Friday, March 4, 2016

Offended the gods? Give them your daughter

Kwei Quartey is an American physician whose father was Ghanaian and his mother black American. He was born in Accra and spent his childhood in Ghana. He attended medical
school at Howard University in Washington, DC, currently runs a wound care clinic in Pasadena, CA. He says that he was "your classic nerdy kid reading on a Saturday instead of our playing soccer." And, "Reading as voraciously as I did inspired me to write my own 'novels' when I was around eight to ten years old." He now writes virtually every morning before beginning his day at his clinic.

Wife of the Gods was Quartey's first mystery. It is set in Ghana, not a "Ghana-like African nation," which lends verisimilitude to the setting, actions and attitudes of the characters, and plot. The main character is Darko Dawson, an Accra homicide detective who is happily married. The couple has a young son who was born with a defective heart, a complication that plays a role in the novel.

Another complication is the custom of trokosi. A helpful author's note explains that "even the English translation of the word is debated (wife of the gods, slave of the gods, child of a divinity, and so on)." If a family member does something seriously bad, the gods may begin to punish the family: crops fail, mother has a stroke, cousin drowns. Who knows what's next?

The answer is to deliver a female child to serve at the village shrine where the High Priest, who is an intermediary between the physical and spiritual worlds, will teach her "moral ways." "This would restore good fortune to the family. As a trokosi, though, she officially belonged to the gods and was to bear their children through Togobe Adzima," the village priest, who already had three other trokosi. We're not in Pasadena any more.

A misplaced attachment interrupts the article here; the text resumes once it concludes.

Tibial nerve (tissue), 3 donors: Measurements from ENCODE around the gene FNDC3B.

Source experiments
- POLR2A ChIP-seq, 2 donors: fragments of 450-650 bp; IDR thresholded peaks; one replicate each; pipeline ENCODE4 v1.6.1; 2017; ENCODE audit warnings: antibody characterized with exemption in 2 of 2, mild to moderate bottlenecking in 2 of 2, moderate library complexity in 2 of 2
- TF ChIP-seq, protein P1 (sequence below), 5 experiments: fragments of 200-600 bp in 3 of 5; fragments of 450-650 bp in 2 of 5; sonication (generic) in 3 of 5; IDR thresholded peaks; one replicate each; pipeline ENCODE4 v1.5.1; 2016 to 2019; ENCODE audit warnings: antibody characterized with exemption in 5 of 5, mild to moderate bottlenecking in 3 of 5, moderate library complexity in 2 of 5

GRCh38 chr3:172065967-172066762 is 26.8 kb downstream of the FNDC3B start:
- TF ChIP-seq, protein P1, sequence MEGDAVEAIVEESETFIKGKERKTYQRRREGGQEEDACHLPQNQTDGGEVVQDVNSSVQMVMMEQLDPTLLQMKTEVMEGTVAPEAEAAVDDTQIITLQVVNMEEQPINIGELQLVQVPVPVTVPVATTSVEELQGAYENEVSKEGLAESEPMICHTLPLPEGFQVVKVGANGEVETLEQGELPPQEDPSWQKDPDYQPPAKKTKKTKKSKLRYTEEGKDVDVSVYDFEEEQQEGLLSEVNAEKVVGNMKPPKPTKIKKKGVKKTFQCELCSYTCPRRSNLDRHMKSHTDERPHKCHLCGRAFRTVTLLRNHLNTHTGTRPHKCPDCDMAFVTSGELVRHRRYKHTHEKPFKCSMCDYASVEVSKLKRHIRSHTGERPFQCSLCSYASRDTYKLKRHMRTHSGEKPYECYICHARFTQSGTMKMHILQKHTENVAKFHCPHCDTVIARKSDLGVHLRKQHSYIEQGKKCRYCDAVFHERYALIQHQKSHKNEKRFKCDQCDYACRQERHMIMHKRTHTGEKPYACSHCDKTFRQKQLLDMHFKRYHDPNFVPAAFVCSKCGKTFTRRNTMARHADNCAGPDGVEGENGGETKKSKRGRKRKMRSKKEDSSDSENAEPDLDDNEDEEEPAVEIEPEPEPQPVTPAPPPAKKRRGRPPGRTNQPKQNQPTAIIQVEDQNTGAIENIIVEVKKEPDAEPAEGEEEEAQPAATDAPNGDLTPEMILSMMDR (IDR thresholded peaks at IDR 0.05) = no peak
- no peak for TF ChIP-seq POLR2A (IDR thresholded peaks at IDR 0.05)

A young woman is found dead in the forest. She's an outsider. A medical student from Accra who is working to reduce AIDs in this backwater town. She's already apparently had a fight with the local herbal medical practitioner (he thought she was trying to steal his cures). And she was seen going into the forest with a young man.

Because the death has political ramifications, Dawson is ordered to the town to investigate because  actually has relatives locally and he speaks the local language. (Apparently Ghana has nine government-sponsored languages.) The big city cop showing up in the small town does not sit well with the local police chief, a relationship that does not improve when Dawson establishes that the young woman's death was homicide, not an accident.

I know nothing about Ghanaian society and I had to focus to keep names straight (i.e., Efia, Boateng, Fiti, Chikata, Gyamfi, Kweku, Osewa, Akua, and more). Nevertheless, Wife of the Gods held my interest to the last page as Darko Dawson slowly unravels the mystery while dealing with local superstitions, small town gossip, and his own demons. And while the book is not written as a sociological study of village Ghanaian society, I came away with a fascinating picture of a traditional culture in the midst of change. Cell phones and witch doctors. Intriguing.

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